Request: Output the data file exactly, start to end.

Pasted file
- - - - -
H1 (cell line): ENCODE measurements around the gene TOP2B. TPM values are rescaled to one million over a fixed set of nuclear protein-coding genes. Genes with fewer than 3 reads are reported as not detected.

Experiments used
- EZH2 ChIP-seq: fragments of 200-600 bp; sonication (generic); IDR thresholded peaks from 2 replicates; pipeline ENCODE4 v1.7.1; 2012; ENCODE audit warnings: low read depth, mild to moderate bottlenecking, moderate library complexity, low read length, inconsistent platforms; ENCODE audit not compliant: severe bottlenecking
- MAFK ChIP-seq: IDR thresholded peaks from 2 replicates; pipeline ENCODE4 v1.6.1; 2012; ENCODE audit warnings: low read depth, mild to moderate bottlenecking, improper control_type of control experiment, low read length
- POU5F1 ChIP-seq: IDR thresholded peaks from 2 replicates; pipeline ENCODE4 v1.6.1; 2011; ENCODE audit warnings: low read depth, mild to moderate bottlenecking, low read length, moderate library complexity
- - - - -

H1 (cell line): ENCODE measurements around the gene TOP2B. TPM values are rescaled to one million over a fixed set of nuclear protein-coding genes. Genes with fewer than 3 reads are reported as not detected.

Experiments used
- EZH2 ChIP-seq: fragments of 200-600 bp; sonication (generic); IDR thresholded peaks from 2 replicates; pipeline ENCODE4 v1.7.1; 2012; ENCODE audit warnings: low read depth, mild to moderate bottlenecking, moderate library complexity, low read length, inconsistent platforms; ENCODE audit not compliant: severe bottlenecking
- MAFK ChIP-seq: IDR thresholded peaks from 2 replicates; pipeline ENCODE4 v1.6.1; 2012; ENCODE audit warnings: low read depth, mild to moderate bottlenecking, improper control_type of control experiment, low read length
- POU5F1 ChIP-seq: IDR thresholded peaks from 2 replicates; pipeline ENCODE4 v1.6.1; 2011; ENCODE audit warnings: low read depth, mild to moderate bottlenecking, low read length, moderate library complexity